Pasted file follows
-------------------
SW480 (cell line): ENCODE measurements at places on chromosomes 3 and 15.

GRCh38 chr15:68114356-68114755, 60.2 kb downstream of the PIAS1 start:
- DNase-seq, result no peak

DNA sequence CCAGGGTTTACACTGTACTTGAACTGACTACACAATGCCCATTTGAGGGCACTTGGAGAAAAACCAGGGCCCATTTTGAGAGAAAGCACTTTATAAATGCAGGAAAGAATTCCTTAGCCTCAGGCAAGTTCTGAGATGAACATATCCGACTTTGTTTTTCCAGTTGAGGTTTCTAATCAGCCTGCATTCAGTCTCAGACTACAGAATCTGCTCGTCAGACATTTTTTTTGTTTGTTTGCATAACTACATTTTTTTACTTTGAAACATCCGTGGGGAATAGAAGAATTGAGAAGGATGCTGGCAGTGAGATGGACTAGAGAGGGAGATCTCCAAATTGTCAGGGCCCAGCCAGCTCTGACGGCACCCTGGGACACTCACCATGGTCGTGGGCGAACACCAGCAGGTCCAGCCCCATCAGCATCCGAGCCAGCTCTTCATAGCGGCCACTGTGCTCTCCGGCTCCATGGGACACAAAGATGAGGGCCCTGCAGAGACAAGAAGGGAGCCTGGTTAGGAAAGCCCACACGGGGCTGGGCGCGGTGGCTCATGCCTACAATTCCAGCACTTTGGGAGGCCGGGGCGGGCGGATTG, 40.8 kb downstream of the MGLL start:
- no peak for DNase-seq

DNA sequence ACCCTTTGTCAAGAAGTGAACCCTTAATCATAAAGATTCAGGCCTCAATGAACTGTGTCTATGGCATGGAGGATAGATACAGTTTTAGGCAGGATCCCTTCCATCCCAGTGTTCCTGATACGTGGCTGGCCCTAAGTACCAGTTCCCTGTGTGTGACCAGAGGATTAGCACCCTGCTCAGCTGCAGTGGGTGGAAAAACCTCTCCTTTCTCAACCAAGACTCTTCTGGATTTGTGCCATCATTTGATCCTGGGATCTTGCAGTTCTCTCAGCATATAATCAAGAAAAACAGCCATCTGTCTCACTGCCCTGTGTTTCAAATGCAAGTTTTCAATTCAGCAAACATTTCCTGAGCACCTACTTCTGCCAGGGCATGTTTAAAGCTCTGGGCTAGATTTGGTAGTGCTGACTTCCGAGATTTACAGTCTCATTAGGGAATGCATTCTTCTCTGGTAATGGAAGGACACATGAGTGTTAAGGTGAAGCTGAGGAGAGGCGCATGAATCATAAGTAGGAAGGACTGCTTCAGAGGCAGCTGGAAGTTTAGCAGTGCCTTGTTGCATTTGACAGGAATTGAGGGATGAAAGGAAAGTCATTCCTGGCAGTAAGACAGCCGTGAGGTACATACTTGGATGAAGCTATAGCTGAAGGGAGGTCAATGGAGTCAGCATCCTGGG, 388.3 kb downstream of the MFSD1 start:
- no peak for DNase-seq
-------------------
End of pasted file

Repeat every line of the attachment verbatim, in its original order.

SW480 (cell line): ENCODE measurements at places on chromosomes 3 and 15.

GRCh38 chr15:68114356-68114755, 60.2 kb downstream of the PIAS1 start:
- DNase-seq, result no peak

DNA sequence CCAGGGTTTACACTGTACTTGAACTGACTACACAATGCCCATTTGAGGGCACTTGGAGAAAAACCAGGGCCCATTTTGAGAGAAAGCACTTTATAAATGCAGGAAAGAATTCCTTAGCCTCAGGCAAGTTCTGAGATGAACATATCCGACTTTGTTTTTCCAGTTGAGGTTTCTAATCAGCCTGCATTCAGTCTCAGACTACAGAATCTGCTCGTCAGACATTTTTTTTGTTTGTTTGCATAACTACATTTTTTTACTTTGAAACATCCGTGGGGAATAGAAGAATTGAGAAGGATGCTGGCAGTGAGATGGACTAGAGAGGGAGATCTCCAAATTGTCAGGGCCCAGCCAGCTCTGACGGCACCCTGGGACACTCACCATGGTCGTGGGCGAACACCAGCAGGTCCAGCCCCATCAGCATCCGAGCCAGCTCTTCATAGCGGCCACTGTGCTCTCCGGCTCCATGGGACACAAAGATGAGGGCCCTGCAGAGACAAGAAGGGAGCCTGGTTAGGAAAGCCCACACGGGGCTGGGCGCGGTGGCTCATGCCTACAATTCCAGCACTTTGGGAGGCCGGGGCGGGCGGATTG, 40.8 kb downstream of the MGLL start:
- no peak for DNase-seq

DNA sequence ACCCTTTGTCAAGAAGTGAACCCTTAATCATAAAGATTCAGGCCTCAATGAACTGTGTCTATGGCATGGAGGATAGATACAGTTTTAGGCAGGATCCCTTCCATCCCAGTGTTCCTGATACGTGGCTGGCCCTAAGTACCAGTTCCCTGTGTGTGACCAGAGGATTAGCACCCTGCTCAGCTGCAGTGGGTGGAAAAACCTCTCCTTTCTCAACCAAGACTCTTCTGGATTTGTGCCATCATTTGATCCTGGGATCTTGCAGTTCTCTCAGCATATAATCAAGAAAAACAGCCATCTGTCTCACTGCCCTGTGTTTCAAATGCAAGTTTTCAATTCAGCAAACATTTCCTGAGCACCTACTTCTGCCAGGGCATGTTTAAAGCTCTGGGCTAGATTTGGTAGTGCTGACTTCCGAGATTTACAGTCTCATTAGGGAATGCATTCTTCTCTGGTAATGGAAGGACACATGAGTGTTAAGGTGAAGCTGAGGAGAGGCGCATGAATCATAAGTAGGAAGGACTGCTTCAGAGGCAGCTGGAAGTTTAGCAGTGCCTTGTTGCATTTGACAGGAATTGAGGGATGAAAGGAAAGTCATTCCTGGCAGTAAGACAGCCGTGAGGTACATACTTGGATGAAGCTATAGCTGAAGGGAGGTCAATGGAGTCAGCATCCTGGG, 388.3 kb downstream of the MFSD1 start:
- no peak for DNase-seq